Review: A Serious House (2023)


This Poe-inspired, English Gothic short film written and directed by Henry Fish is a vast improvement on his previous directorial efforts. I say that not intending to disparage any piece of Fish’s filmography, but it must be said that the increased budget of this project, as well as the smoke and mirrors created by the film’s stylistic elements, give A Serious House an air of professionalism that is absent both from the typical student film and some of the features of Fish’s that I have seen prior to this. Had I not known the director and the background of the production, I would never have assumed this was a student film. The film boasts a sophisticated quality – which has its roots in the silent horror classics – with a solidly stoic lead performance, which aids in showcasing the mind of the man behind the camera who is evidently fascinated with the horror genre in both the film medium and that of literature; knowing that the director is a former student of literature it is not hard to see where he gets his inspiration from.

Via S&H Films

In a similar vein to Limelight, (another horror short Fish previously co-directed with the script supervisor for this film, Khairah Boukhatem), A Serious House has only one character present throughout the entirety of the film; a lonely, guilt-ridden Priest played by David Shackleton – a professional actor with credits ranging from an adaptation of Jonas Jonasson’s The 100 Year-Old Man Who Climbed Out the Window and Disappeared, and 2018’s Holmes & Watson. And like Limelight, A Serious House has its horror elements founded upon a universal fear – one recently experienced by anyone who will come around to watching this film – as the director once again taps into our own life experiences; the central horror of A Serious House is isolation.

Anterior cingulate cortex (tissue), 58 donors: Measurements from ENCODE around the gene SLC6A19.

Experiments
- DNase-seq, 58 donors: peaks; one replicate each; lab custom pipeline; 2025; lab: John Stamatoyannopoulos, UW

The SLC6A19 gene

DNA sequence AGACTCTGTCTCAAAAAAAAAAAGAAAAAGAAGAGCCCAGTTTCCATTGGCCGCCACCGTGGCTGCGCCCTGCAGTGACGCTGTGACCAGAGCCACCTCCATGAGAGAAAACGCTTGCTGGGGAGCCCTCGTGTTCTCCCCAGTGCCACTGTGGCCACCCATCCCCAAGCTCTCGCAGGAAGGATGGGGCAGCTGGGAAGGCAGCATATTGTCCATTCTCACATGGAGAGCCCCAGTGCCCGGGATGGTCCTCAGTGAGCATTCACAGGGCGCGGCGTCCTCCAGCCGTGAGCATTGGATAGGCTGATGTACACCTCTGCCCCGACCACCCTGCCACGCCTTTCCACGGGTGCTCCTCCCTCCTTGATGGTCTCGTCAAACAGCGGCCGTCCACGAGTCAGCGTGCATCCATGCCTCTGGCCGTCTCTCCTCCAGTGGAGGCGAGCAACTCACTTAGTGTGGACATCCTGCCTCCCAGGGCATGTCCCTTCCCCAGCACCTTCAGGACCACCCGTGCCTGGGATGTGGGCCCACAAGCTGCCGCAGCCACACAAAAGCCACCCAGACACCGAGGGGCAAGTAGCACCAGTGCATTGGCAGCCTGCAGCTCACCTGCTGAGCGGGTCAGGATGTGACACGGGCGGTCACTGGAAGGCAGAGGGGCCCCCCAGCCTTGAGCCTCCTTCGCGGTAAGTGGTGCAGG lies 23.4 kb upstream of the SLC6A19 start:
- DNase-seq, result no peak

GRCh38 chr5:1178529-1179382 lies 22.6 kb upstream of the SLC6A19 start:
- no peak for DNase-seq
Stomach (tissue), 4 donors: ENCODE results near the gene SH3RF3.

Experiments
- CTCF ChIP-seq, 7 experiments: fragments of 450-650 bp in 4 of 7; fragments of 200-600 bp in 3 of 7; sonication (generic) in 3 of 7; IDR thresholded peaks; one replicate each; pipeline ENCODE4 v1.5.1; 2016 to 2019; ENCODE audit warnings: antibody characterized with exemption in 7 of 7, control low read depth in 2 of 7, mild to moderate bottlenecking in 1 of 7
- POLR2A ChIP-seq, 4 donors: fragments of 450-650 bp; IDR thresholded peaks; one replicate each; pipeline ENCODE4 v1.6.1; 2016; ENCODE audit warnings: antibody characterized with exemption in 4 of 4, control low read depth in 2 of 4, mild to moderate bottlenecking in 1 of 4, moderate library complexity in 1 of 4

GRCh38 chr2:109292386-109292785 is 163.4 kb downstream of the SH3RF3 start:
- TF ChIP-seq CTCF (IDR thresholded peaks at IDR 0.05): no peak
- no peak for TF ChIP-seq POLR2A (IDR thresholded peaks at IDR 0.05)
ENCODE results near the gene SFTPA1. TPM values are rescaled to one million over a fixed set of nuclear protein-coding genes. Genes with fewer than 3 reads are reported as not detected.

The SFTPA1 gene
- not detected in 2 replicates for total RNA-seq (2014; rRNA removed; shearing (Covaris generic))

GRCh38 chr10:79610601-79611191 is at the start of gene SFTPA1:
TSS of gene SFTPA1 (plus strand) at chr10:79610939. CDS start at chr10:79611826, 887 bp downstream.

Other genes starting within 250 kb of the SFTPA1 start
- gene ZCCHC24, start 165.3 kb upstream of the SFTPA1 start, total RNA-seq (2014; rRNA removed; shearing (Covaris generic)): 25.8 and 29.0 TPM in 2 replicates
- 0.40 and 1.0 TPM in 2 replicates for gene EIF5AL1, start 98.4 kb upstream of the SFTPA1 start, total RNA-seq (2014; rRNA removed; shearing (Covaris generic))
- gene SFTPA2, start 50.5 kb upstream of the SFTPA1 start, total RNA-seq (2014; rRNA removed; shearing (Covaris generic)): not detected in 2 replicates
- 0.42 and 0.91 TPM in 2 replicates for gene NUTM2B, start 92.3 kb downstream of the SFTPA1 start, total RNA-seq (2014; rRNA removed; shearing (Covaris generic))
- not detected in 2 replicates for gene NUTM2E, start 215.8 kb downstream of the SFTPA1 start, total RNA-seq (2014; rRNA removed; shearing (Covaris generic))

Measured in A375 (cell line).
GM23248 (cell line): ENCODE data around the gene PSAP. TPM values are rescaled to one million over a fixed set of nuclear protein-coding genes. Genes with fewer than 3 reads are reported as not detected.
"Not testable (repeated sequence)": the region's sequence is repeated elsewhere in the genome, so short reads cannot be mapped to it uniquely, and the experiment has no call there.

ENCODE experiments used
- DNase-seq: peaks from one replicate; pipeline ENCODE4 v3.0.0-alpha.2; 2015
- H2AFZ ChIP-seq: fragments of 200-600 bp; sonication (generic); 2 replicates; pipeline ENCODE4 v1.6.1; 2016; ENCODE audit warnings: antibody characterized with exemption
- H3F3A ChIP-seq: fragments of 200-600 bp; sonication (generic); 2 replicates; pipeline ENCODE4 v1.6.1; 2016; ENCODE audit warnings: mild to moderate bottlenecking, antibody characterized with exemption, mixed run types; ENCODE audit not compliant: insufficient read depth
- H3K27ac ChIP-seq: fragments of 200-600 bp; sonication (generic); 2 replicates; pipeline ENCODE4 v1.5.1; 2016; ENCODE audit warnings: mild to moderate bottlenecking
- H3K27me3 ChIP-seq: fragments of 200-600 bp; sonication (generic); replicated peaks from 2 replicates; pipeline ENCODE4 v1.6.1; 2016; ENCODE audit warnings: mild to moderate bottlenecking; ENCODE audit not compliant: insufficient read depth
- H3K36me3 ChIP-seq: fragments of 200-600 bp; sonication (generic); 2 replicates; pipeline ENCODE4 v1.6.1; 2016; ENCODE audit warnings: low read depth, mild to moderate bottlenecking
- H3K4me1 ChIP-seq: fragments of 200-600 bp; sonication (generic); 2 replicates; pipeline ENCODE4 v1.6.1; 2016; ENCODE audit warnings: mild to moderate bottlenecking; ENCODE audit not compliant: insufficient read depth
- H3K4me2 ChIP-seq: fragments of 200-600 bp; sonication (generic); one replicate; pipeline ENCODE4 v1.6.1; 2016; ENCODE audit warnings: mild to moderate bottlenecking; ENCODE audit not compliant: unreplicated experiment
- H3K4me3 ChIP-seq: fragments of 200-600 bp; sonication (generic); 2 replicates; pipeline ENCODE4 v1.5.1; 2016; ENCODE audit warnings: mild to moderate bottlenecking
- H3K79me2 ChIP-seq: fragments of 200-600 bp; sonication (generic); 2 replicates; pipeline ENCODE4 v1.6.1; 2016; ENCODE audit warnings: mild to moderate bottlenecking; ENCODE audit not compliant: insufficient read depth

The plot of the film is strangely straightforward on a surface level for a horror short. The film follows a nameless Priest lamenting the loss of his congregation after an unnatural plague has claimed the life of every man, woman, and child; everyone, but this mysterious Priest whom we first see praying, on his knees, informing his God of the loss of his whole community (before burying one final body). This plague did not appear to discriminate; killing everyone but the Priest; this will undoubtedly resurface a few memories within the viewer’s mind. Memories of a time when we all shared the same uncertain fate of a potential death, at the hands of a plague that came with no warning. The role the Priest has is his proverbial cross to bear in this nightmare scenario. A priest knows everyone in his community; therefore, he knows everyone who dies. We, during the COVID-19 pandemic, had a luxury that God did not afford to the Priest: we did not know everyone who died in the pandemic, but the local priest of a medieval village certainly would have. The audience is well aware from the Priest’s prayer that he no longer has a congregation, but it still sends a shiver down your spine when the camera cuts to all those empty pews.

Via S&H Films